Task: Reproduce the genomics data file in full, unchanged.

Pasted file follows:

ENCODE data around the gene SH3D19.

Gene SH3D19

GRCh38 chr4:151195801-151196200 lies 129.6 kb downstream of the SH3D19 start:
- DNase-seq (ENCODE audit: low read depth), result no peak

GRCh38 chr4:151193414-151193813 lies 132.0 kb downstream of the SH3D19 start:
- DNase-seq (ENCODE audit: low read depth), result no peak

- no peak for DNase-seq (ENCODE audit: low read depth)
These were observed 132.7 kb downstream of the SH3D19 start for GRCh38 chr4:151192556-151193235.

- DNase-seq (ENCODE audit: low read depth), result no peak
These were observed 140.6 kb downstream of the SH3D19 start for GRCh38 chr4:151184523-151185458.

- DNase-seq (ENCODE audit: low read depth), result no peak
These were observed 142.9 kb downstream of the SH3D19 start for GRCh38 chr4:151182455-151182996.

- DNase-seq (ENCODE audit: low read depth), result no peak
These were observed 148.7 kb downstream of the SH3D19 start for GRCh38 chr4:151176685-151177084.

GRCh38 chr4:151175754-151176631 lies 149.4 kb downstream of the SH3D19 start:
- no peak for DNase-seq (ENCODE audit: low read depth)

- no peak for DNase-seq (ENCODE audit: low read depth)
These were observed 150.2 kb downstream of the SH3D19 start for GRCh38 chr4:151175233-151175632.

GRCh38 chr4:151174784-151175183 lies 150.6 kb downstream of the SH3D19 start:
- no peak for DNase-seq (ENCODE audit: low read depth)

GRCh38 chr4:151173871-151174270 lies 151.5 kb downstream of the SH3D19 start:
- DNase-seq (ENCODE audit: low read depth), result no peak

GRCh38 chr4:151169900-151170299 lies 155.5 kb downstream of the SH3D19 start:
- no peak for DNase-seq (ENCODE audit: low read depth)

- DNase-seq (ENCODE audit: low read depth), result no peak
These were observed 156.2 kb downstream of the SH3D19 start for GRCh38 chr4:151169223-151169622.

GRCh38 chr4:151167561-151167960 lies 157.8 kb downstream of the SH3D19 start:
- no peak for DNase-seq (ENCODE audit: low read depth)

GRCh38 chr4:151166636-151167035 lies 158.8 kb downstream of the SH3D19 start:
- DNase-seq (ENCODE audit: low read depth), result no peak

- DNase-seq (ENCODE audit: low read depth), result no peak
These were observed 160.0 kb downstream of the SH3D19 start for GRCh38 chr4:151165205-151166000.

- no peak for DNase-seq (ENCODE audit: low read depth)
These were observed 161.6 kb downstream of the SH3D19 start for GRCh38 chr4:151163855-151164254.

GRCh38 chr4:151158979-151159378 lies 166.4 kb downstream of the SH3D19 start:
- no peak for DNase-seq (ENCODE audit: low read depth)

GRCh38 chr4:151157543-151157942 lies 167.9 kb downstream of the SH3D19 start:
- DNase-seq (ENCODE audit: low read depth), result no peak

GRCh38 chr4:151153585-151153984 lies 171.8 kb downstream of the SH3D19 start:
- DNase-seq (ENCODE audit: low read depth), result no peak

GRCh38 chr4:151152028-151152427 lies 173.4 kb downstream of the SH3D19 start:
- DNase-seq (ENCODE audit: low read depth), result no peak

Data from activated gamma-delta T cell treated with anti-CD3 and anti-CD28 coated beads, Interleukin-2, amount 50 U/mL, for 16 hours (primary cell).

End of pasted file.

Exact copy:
ENCODE data around the gene SH3D19.

Gene SH3D19

GRCh38 chr4:151195801-151196200 lies 129.6 kb downstream of the SH3D19 start:
- DNase-seq (ENCODE audit: low read depth), result no peak

GRCh38 chr4:151193414-151193813 lies 132.0 kb downstream of the SH3D19 start:
- DNase-seq (ENCODE audit: low read depth), result no peak

- no peak for DNase-seq (ENCODE audit: low read depth)
These were observed 132.7 kb downstream of the SH3D19 start for GRCh38 chr4:151192556-151193235.

- DNase-seq (ENCODE audit: low read depth), result no peak
These were observed 140.6 kb downstream of the SH3D19 start for GRCh38 chr4:151184523-151185458.

- DNase-seq (ENCODE audit: low read depth), result no peak
These were observed 142.9 kb downstream of the SH3D19 start for GRCh38 chr4:151182455-151182996.

- DNase-seq (ENCODE audit: low read depth), result no peak
These were observed 148.7 kb downstream of the SH3D19 start for GRCh38 chr4:151176685-151177084.

GRCh38 chr4:151175754-151176631 lies 149.4 kb downstream of the SH3D19 start:
- no peak for DNase-seq (ENCODE audit: low read depth)

- no peak for DNase-seq (ENCODE audit: low read depth)
These were observed 150.2 kb downstream of the SH3D19 start for GRCh38 chr4:151175233-151175632.

GRCh38 chr4:151174784-151175183 lies 150.6 kb downstream of the SH3D19 start:
- no peak for DNase-seq (ENCODE audit: low read depth)

GRCh38 chr4:151173871-151174270 lies 151.5 kb downstream of the SH3D19 start:
- DNase-seq (ENCODE audit: low read depth), result no peak

GRCh38 chr4:151169900-151170299 lies 155.5 kb downstream of the SH3D19 start:
- no peak for DNase-seq (ENCODE audit: low read depth)

- DNase-seq (ENCODE audit: low read depth), result no peak
These were observed 156.2 kb downstream of the SH3D19 start for GRCh38 chr4:151169223-151169622.

GRCh38 chr4:151167561-151167960 lies 157.8 kb downstream of the SH3D19 start:
- no peak for DNase-seq (ENCODE audit: low read depth)

GRCh38 chr4:151166636-151167035 lies 158.8 kb downstream of the SH3D19 start:
- DNase-seq (ENCODE audit: low read depth), result no peak

- DNase-seq (ENCODE audit: low read depth), result no peak
These were observed 160.0 kb downstream of the SH3D19 start for GRCh38 chr4:151165205-151166000.

- no peak for DNase-seq (ENCODE audit: low read depth)
These were observed 161.6 kb downstream of the SH3D19 start for GRCh38 chr4:151163855-151164254.

GRCh38 chr4:151158979-151159378 lies 166.4 kb downstream of the SH3D19 start:
- no peak for DNase-seq (ENCODE audit: low read depth)

GRCh38 chr4:151157543-151157942 lies 167.9 kb downstream of the SH3D19 start:
- DNase-seq (ENCODE audit: low read depth), result no peak

GRCh38 chr4:151153585-151153984 lies 171.8 kb downstream of the SH3D19 start:
- DNase-seq (ENCODE audit: low read depth), result no peak

GRCh38 chr4:151152028-151152427 lies 173.4 kb downstream of the SH3D19 start:
- DNase-seq (ENCODE audit: low read depth), result no peak

Data from activated gamma-delta T cell treated with anti-CD3 and anti-CD28 coated beads, Interleukin-2, amount 50 U/mL, for 16 hours (primary cell).